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Tweet an encounter. How not to over-prepare.
Tweet an encounter. The preparation fallacy, the bane of over-preparing and how not to over-prepare.

Tweet me an encounter

The encounter preparation fallacy

We all have the illusion that the more we prepare for an encounter the better it will be. But as DMs, we can’t control encounters. We can only prepare to improvise during an encounter. And the more we prepare the encounter itself, the harder it gets to improvise it at the table.

The bane of over-preparing

Each detail you’ll lovingly add to your encounter...

  • Use at the table: ...adds to its length. Making it harder to find the essence of the encounter during play.
  • Railroad to the land prepared: ...makes you want to show it to your players more. Right up to the point you’ll railroad them into it.
  • Grounded in the world: ...makes the encounter less flexible to use at any time or place.

“At midnight, Ghibli will sneak up on the PCs when they leave the Inn. He'll steal the key by pickpocketing them when they pass the butcher.” Is a lot harder to pull off than “One of the lord’s evil henchmen tries to rob the players of the key.”

Tweet an encounter

Tweet an Encounter

It’s hard to say how detailed an encounter can be before it suffers the bane of over-preparing. Let’s follow the masters of abrevity. A tweet can be 280 characters, which tends to be enough in my experience. An old-style 140 character tweet would be even better.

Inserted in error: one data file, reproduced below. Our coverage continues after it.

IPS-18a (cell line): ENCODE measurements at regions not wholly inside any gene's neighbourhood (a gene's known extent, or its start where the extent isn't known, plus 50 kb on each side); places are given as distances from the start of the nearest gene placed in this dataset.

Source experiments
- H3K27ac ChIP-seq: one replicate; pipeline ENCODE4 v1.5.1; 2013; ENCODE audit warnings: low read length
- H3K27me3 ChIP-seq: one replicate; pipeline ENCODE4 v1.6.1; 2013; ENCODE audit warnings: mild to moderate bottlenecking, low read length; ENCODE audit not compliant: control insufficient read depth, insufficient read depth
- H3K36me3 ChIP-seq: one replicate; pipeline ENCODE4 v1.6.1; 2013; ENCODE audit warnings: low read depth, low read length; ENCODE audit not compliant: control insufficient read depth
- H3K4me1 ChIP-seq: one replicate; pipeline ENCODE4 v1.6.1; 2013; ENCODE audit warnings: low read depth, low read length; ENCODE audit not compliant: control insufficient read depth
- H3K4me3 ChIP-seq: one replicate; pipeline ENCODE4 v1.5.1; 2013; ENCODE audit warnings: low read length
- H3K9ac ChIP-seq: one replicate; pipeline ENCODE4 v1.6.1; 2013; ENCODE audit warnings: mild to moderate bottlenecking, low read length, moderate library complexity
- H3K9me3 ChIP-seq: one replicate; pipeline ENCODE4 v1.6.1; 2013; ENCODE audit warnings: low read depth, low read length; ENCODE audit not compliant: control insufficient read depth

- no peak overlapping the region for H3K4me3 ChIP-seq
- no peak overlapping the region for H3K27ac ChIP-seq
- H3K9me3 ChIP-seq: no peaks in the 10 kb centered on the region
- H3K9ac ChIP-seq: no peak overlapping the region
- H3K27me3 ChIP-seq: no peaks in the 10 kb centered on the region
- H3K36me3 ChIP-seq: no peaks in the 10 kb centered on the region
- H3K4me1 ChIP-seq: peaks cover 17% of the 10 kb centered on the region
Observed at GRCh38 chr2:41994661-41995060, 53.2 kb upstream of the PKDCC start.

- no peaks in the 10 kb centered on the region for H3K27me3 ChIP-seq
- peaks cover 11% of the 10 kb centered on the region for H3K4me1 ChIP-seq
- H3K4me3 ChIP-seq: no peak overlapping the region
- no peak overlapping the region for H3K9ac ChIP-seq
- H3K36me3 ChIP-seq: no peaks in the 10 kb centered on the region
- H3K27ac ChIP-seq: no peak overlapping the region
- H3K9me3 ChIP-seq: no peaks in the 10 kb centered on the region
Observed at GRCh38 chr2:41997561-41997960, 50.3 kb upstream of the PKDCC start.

“A cornfield burnt to the ground. At its center, a hut. Inhabited by a scared, deranged wizard casting fireballs at anything that moves.” - 135 characters

 

Extended prep

What you still can do to prepare for the encounter

  • Stats: Have basic stats for all the monsters and/or NPCs in it. (Or a page reference to them in the monster manual)
  • Dream an encounter: I enjoy daydreaming through the encounter beforehand. It’s a low-effort, very enjoyable way to prepare while you wait in line at the grocery store.

A hard lesson

I know, it’s a hard lesson to learn. Or at least it was for me. A few years ago my encounters had a title, an epic (to read out loud to my players), DMNotes (with info for the DM), prerequisites (things that needed to happen before the encounter), and possibly an encounter table with dialog options. And almost all of it was a waste of time. I used to highlight the important parts so I could find and improvise on them while running the game. Turns out I only needed the title and those few highlighted notes. The rest was me improvising. And that’s the scary part. *You can make it easy to improvise but you can't prepare improvisation *. Yet, you will get better at it by playing. And you can not sabotage yourself by not over-preparing.

So be lazy and play a lot of d&d, how hard can it be….

Author(s): Gregory Vangilbergen - (Updated:Jan 24, 2022)